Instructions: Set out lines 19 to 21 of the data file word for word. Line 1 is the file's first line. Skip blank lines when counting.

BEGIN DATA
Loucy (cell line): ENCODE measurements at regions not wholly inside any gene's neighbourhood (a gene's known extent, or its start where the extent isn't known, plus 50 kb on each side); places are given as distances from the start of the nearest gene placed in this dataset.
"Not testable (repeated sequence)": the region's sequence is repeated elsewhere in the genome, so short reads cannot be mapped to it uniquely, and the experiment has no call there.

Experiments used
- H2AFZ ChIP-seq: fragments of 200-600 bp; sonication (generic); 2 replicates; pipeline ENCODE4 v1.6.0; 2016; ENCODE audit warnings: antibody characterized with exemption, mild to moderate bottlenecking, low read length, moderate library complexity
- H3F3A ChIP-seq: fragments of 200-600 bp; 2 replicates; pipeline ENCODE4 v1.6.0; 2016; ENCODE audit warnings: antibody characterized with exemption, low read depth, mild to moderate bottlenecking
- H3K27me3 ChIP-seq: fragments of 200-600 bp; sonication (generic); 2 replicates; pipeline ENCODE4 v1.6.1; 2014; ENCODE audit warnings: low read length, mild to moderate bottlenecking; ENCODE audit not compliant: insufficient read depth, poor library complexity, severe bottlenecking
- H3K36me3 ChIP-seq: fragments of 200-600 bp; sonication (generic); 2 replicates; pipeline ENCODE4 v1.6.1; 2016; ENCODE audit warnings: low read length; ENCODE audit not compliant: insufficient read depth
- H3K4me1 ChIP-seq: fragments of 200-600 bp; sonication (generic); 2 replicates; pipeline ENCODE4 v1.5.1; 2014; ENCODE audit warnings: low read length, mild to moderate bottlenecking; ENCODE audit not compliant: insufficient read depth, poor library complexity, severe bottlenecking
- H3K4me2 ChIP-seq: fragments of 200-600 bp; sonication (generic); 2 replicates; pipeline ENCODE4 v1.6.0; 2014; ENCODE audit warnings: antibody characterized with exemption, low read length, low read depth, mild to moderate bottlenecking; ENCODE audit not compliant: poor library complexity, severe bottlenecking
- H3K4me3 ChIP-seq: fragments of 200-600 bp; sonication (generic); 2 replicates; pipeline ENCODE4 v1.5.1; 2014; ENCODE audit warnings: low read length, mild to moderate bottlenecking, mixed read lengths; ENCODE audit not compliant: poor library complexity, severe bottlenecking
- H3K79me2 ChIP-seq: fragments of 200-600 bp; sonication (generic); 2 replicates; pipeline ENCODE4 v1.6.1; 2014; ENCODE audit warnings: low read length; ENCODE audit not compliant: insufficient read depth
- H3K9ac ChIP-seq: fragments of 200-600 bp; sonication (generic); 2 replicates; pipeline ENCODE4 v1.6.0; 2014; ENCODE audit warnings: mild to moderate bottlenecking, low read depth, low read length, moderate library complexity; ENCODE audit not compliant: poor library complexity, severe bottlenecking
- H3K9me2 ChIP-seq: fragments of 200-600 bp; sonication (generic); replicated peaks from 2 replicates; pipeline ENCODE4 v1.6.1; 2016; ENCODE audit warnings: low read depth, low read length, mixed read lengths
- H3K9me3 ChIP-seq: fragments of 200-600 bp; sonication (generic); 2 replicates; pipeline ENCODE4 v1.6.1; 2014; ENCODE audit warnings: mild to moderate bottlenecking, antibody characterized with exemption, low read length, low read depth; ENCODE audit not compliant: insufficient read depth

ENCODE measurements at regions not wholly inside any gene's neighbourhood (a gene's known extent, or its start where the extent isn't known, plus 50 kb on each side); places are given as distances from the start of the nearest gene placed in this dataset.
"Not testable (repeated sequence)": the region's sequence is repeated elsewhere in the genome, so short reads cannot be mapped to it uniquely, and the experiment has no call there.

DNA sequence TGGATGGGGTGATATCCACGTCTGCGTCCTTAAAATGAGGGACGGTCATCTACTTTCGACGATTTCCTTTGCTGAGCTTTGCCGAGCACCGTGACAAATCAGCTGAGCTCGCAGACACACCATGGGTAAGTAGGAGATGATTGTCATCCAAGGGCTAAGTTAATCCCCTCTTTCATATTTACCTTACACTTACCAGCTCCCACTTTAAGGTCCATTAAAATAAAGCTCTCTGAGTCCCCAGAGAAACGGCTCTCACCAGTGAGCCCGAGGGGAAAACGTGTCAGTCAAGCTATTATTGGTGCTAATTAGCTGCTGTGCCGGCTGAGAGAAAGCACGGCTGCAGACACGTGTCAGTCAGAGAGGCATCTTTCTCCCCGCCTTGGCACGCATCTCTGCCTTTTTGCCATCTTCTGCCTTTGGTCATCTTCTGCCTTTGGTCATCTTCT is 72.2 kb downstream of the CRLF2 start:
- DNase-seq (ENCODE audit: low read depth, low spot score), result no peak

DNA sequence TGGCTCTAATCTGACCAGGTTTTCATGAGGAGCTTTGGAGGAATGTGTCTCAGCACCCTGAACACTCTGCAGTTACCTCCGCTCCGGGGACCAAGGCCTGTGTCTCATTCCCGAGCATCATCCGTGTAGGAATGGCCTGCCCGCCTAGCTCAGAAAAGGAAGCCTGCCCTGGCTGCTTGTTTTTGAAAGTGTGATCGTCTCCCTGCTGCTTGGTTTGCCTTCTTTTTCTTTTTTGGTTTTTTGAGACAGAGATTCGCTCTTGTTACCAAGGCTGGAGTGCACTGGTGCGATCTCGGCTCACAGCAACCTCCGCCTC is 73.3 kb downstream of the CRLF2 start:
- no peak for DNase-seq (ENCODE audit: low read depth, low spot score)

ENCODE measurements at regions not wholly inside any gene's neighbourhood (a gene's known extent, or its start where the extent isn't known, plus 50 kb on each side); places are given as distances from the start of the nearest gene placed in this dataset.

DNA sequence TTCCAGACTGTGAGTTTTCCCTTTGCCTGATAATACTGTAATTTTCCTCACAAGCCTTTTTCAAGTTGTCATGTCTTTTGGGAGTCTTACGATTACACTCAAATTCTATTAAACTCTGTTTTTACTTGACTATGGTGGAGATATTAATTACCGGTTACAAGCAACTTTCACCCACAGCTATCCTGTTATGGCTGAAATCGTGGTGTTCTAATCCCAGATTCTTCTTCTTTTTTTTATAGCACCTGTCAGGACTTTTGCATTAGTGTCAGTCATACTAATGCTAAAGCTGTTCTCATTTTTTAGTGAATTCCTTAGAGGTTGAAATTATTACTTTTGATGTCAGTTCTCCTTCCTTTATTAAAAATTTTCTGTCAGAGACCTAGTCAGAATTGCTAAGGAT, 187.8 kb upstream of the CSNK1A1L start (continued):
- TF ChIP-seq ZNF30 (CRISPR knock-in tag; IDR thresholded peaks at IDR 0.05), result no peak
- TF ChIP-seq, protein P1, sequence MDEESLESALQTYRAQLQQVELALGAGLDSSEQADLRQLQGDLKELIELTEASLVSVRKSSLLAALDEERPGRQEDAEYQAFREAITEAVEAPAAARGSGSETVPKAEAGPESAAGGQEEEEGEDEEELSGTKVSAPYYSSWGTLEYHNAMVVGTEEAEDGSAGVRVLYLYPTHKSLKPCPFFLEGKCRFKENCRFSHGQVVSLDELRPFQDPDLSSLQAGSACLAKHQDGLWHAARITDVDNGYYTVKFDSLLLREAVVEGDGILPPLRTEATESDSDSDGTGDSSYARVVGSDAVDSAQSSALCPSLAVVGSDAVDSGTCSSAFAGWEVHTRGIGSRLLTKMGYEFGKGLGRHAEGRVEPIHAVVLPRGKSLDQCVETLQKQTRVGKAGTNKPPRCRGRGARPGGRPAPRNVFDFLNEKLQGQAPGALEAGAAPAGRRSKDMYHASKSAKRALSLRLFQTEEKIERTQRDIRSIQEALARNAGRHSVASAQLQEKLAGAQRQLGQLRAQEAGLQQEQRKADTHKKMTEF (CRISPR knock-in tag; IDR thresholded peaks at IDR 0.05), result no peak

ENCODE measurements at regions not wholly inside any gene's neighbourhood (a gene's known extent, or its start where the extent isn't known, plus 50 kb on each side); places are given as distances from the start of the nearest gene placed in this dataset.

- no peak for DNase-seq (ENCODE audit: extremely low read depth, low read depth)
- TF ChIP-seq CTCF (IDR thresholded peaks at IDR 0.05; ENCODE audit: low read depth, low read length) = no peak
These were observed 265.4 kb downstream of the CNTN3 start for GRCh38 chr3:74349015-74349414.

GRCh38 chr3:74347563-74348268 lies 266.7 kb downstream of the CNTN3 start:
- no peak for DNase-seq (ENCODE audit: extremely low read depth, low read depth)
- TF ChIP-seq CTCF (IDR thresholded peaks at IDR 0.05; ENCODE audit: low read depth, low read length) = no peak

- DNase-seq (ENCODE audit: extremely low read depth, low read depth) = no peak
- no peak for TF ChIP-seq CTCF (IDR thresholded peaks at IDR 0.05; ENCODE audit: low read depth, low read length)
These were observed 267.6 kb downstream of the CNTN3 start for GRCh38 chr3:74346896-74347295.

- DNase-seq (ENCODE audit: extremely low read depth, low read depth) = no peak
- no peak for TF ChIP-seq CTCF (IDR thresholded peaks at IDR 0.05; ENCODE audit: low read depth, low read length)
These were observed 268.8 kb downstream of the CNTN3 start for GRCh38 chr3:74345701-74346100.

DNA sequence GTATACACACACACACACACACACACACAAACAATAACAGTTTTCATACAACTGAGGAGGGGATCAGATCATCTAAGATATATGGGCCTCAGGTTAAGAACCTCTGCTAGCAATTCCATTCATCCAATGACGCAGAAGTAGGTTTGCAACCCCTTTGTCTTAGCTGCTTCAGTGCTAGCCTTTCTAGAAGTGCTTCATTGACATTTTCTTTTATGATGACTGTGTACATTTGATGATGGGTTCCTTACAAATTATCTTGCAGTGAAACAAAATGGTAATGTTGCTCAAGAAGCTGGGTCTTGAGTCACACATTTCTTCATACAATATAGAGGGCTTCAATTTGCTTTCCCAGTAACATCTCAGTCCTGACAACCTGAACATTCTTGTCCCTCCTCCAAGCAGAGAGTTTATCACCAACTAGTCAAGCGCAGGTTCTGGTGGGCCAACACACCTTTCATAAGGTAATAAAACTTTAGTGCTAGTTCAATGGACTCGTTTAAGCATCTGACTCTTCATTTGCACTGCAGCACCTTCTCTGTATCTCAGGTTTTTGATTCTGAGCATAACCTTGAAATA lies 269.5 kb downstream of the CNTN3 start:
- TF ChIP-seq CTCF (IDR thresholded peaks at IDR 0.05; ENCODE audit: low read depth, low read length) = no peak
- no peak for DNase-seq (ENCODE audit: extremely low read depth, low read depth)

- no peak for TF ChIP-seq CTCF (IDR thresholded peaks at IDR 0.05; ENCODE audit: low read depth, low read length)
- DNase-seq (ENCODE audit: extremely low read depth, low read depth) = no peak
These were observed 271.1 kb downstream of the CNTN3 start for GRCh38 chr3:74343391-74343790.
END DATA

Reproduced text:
DNA sequence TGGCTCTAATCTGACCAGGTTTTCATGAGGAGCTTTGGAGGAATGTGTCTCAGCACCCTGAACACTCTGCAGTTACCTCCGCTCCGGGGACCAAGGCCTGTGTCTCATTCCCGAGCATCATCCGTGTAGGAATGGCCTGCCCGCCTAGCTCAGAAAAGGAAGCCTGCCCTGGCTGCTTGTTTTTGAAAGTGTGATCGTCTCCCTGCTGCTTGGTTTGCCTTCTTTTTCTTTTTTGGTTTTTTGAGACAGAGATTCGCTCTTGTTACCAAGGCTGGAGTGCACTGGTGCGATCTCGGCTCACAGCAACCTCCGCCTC is 73.3 kb downstream of the CRLF2 start:
- no peak for DNase-seq (ENCODE audit: low read depth, low spot score)

ENCODE measurements at regions not wholly inside any gene's neighbourhood (a gene's known extent, or its start where the extent isn't known, plus 50 kb on each side); places are given as distances from the start of the nearest gene placed in this dataset.